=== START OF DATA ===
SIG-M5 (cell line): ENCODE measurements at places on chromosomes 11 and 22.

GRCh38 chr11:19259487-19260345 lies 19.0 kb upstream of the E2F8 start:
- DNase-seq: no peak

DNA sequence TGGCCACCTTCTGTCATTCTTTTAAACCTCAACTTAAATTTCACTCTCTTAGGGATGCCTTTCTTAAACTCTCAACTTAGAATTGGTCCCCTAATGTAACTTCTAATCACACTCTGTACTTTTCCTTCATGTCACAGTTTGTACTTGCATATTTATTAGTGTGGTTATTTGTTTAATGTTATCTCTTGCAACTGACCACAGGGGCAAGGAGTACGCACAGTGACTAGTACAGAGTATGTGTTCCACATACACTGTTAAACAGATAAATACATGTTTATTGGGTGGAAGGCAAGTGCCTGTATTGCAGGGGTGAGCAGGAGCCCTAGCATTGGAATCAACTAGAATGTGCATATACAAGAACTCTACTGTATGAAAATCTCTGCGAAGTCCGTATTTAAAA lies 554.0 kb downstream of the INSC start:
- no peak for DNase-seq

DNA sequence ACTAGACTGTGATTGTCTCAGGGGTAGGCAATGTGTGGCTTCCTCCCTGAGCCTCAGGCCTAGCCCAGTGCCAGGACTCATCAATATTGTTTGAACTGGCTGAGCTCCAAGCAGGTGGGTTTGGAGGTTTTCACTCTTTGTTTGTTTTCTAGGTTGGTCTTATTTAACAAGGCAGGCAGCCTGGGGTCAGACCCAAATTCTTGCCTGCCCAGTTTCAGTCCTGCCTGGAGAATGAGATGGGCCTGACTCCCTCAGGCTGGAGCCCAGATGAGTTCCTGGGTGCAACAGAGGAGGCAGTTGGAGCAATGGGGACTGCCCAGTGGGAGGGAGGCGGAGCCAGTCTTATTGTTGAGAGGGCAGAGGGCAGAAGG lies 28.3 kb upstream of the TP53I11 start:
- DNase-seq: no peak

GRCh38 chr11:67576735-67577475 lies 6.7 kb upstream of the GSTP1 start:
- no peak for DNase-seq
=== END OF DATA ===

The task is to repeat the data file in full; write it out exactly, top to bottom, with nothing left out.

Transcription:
SIG-M5 (cell line): ENCODE measurements at places on chromosomes 11 and 22.

GRCh38 chr11:19259487-19260345 lies 19.0 kb upstream of the E2F8 start:
- DNase-seq: no peak

DNA sequence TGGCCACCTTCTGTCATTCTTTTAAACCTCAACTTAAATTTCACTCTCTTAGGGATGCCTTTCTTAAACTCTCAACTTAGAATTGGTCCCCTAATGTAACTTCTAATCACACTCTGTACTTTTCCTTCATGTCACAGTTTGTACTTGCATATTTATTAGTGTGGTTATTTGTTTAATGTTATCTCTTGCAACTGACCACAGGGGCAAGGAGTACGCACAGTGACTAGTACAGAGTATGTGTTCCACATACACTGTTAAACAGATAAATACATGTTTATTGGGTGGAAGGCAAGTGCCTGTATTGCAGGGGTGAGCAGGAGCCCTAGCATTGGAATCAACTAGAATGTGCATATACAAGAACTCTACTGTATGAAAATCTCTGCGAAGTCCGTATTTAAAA lies 554.0 kb downstream of the INSC start:
- no peak for DNase-seq

DNA sequence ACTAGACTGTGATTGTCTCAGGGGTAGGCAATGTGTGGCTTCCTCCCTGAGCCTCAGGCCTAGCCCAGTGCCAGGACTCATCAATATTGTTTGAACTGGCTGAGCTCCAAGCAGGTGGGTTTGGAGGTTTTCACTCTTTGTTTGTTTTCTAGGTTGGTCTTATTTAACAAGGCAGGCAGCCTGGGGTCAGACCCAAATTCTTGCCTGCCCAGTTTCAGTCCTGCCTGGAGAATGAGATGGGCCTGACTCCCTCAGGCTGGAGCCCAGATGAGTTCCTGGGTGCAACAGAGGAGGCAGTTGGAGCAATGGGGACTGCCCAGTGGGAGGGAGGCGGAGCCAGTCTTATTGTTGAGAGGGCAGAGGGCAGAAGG lies 28.3 kb upstream of the TP53I11 start:
- DNase-seq: no peak

GRCh38 chr11:67576735-67577475 lies 6.7 kb upstream of the GSTP1 start:
- no peak for DNase-seq